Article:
- Cape fines contractor $1,100 a day for street-project delays; contractor blames utility relocations (5/18/17)13
- Deputies: Man, woman tried to arrange killing of his estranged wife (5/21/17)1
- Attorney general seeks bond revocation for embattled sheriff (5/17/17)3
- I will not be silenced (5/16/17)4
- Tractors owners to open restaurant in new Drury Plaza Hotel (5/15/17)
- Cape police say man assaulted, kidnapped girlfriend (5/21/17)2
- Mississippi County sheriff fights efforts in court to remove him from office (5/21/17)4
- Attorney general to review request to probe Oran timecard allegations; claims spark denials on Facebook (5/16/17)2
- Man accused of using stolen RV to break into airport (5/16/17)
- Cape man accused of shooting a woman in Jackson (5/21/17)
Officials at Cape Girardeau City Hall want to make sure that people who use taxis in the city can rest assured that the vehicles they're driving in have been inspected and that the drivers are licensed, have been tested for drugs and have had background checks. The city council approved a first reading of a bill that would overhaul its taxi ordinance.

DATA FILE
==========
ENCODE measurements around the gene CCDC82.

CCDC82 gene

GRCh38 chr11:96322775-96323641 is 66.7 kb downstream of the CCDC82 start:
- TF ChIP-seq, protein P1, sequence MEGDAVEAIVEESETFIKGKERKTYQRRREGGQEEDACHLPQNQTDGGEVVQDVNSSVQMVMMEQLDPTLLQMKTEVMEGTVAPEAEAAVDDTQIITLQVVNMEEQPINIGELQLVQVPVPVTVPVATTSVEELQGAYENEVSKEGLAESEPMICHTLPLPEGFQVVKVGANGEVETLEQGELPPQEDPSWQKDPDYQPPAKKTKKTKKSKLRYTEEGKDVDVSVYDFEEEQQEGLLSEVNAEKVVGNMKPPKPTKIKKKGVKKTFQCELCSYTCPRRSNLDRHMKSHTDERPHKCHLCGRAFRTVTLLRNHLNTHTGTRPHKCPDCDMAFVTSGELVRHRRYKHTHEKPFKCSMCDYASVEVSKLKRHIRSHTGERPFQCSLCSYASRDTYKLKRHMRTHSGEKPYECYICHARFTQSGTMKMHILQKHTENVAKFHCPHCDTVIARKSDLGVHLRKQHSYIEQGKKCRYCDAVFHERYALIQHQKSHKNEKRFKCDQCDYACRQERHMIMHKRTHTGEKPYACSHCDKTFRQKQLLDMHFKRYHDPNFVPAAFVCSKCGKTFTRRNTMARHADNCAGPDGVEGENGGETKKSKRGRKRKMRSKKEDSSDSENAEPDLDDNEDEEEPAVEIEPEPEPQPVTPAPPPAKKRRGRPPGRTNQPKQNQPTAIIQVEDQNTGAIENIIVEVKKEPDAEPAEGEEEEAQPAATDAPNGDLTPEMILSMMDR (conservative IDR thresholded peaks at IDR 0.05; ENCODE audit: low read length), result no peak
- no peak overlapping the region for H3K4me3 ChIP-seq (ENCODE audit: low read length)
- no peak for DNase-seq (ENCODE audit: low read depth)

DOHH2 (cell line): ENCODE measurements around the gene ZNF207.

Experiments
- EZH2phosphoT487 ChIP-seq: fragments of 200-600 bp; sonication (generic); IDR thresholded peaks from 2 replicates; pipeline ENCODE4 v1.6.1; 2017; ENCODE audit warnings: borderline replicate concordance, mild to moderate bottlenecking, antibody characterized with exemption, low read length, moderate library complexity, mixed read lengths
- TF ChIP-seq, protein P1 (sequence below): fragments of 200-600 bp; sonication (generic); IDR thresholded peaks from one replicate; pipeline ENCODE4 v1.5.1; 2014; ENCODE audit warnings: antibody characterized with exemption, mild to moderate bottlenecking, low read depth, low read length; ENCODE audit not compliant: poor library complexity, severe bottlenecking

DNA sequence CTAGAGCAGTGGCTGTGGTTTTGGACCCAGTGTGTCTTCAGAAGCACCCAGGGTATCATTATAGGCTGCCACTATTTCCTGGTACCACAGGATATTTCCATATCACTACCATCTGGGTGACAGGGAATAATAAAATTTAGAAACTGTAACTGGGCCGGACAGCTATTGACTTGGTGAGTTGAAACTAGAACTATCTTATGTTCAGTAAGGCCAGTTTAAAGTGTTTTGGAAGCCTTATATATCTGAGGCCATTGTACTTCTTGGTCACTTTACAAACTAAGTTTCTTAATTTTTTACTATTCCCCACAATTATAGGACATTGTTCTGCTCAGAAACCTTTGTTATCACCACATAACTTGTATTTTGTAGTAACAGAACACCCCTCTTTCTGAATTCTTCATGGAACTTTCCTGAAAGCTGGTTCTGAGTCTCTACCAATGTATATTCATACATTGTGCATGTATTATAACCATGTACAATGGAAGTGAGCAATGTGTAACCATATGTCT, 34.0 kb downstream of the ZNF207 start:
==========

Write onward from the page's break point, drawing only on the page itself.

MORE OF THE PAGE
Before the city decides on any ordinance, it should hear from taxi operators. Most public transit (including taxis) options are provided by the Cape Girardeau County Transit Authority. There are few private taxi operations in town, which should have made it relatively easy for the city to contact those affected businesses. At last week's council session, the need to let taxi operators have a hand in any ordinance revisions was recognized, and those discussions will be held.
That's good, because prior to last week's meeting the owner of a shuttle company called Designated Driver, Tim Duffey, said he hadn't heard anything about the proposed ordinance change in advance.
Duffey appeared at the most recent council meeting and said the proposed changes would hurt his business. He asked the council to postpone further action, pending a review by taxi operators. The council did the right thing by waiting.
The city owes it to business owners to find out what impact council decisions will have on businesses before they pass new ordinances.